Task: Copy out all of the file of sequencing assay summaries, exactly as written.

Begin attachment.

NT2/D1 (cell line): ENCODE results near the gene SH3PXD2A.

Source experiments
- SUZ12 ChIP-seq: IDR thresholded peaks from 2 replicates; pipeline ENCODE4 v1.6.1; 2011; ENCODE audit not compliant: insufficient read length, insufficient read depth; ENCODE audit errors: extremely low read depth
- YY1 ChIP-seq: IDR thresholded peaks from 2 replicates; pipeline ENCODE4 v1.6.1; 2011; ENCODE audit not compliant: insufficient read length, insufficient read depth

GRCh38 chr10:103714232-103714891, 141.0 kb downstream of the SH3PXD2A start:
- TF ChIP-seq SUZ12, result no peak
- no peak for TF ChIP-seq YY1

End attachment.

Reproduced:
NT2/D1 (cell line): ENCODE results near the gene SH3PXD2A.

Source experiments
- SUZ12 ChIP-seq: IDR thresholded peaks from 2 replicates; pipeline ENCODE4 v1.6.1; 2011; ENCODE audit not compliant: insufficient read length, insufficient read depth; ENCODE audit errors: extremely low read depth
- YY1 ChIP-seq: IDR thresholded peaks from 2 replicates; pipeline ENCODE4 v1.6.1; 2011; ENCODE audit not compliant: insufficient read length, insufficient read depth

GRCh38 chr10:103714232-103714891, 141.0 kb downstream of the SH3PXD2A start:
- TF ChIP-seq SUZ12, result no peak
- no peak for TF ChIP-seq YY1